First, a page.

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Modeling of concentration profiles and ultrasound velocity profiles in a creaming emulsion: importance of scattering effects
journal contributionposted on 2015-09-10, 15:20 authored by Valerie PinfieldValerie Pinfield, Eric Dickinson, Malcolm J.W. Povey
A computer model which simulates the creaming behavior of a concentrated, nonflocculated polydisperse emulsion is presented. The model includes the effects of hydrodynamic hindrance and thermal diffusion. Concentration profiles for the total volume fraction and for an individual particle size, along with the size distribution, are presented. Numerical results are also presented for ultrasound velocity as a function of sample height, since ultrasound is being increasingly used experimentally to observe the creaming process in concentrated colloidal systems. The velocity is calculated from the Urick equation and also from single- and multiple-scattering theory. Results are presented for two idealized emulsion systems, 20% hexadecane in water, and 10% sunflower oil in water using a log-normal size distribution centered on a diameter of 0.72 μm. It is concluded that the effects of scattering are considerable in these emulsions, especially in the concentrated cream layer. The Urick equation is insufficient to interpret ultrasound velocity data in these systems. Strategies for minimizing and accounting for the errors due to scattering effects are given. The model predicts that a considerable variation in average particle size occurs within the cream layer, and that this significantly affects the ultrasound velocity profile. © 1994 Academic Press. All rights reserved.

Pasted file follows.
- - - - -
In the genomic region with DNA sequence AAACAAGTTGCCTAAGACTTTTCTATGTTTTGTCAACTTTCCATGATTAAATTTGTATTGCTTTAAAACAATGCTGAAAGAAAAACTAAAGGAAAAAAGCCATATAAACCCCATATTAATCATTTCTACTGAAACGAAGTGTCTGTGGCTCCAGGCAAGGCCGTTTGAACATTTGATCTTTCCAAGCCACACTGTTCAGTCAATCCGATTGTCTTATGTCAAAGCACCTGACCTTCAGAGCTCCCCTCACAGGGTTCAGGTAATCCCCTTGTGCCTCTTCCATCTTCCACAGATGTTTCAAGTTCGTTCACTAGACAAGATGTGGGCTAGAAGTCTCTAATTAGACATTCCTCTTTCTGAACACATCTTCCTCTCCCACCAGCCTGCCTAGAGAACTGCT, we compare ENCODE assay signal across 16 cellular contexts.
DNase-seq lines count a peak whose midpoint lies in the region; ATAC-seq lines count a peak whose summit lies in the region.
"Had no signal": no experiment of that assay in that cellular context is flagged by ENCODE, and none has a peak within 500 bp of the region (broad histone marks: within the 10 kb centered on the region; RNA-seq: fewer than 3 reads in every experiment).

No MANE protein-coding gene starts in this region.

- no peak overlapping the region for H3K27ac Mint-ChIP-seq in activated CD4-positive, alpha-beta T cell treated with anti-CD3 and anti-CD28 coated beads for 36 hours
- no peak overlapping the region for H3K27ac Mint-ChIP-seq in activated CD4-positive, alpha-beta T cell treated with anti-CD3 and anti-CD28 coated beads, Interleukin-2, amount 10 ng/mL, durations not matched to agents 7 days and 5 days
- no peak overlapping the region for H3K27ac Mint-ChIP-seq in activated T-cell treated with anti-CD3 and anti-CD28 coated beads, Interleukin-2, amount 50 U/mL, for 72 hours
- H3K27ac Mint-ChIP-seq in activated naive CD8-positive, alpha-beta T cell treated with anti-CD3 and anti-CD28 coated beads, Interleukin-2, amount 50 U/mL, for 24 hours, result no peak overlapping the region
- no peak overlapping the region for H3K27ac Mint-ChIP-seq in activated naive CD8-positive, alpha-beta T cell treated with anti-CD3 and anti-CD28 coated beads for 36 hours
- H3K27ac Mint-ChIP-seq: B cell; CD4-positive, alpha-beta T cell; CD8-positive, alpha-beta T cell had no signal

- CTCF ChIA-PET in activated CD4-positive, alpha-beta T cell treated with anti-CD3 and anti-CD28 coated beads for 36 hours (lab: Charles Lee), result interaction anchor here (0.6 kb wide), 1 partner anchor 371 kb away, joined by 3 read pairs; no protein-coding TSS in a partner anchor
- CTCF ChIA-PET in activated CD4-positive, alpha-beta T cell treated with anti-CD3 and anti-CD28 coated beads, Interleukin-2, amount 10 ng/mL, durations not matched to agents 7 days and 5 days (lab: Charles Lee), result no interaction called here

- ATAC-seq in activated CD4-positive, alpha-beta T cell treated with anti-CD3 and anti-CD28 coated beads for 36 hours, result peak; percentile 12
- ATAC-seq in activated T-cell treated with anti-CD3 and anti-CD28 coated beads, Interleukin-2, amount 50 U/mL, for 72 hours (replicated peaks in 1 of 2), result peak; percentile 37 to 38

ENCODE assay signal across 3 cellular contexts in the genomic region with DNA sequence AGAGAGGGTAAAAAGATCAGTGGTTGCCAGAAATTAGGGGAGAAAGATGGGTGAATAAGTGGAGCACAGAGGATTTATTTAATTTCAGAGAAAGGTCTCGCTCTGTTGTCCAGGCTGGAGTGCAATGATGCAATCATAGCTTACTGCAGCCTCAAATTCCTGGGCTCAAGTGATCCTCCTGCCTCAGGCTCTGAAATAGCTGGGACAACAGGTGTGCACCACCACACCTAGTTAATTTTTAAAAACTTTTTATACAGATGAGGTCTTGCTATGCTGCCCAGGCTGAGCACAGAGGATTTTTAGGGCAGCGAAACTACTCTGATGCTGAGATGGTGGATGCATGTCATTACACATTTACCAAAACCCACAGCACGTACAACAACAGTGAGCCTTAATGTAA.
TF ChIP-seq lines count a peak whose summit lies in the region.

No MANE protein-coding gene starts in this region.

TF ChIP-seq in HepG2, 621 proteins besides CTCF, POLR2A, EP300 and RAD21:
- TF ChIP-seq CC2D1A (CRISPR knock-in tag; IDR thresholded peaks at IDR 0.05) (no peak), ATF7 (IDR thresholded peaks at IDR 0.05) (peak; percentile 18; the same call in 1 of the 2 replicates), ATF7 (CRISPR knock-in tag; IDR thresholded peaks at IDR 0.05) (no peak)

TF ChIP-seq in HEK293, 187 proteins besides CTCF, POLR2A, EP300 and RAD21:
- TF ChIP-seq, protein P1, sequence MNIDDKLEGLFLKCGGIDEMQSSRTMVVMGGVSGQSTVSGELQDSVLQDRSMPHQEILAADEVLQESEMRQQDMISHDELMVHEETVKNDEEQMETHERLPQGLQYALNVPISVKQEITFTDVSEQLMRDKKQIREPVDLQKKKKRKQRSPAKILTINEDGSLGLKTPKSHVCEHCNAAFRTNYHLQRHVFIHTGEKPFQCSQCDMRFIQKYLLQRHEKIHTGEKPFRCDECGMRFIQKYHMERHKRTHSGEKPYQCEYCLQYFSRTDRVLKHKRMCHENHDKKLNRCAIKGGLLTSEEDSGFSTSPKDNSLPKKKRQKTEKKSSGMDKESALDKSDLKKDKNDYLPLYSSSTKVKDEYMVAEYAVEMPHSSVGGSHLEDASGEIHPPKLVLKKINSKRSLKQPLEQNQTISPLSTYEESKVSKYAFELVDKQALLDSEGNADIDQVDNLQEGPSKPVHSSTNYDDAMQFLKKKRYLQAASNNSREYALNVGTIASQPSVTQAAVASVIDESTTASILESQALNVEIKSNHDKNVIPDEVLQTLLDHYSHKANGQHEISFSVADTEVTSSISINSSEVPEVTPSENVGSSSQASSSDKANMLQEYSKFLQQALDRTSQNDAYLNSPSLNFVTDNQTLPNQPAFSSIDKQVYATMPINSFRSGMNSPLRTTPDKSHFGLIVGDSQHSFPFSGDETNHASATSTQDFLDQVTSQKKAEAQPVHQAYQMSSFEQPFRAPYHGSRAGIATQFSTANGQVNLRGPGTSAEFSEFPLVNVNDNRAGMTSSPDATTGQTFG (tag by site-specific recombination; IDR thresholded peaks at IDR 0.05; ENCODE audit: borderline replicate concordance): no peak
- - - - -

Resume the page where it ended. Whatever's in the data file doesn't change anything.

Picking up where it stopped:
E.D. and M.J.W.P. acknowledge receipt of an A.F.R.C. grant which funded this work.
- Aeronautical, Automotive, Chemical and Materials Engineering
- Chemical Engineering
Published inJournal of Colloid And Interface Science
Pages363 - 374
CitationPINFIELD, V.J., DICKINSON, E. and POVEY, M.J.W., 1994. Modeling of concentration profiles and ultrasound velocity profiles in a creaming emulsion: importance of scattering effects. Journal of Colloid And Interface Science, 166 (2), pp. 363 - 374.
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Publisher statementThis work is made available according to the conditions of the Creative Commons Attribution-NonCommercial-NoDerivatives 4.0 International (CC BY-NC-ND 4.0) licence. Full details of this licence are available at: https://creativecommons.org/licenses/by-nc-nd/4.0/
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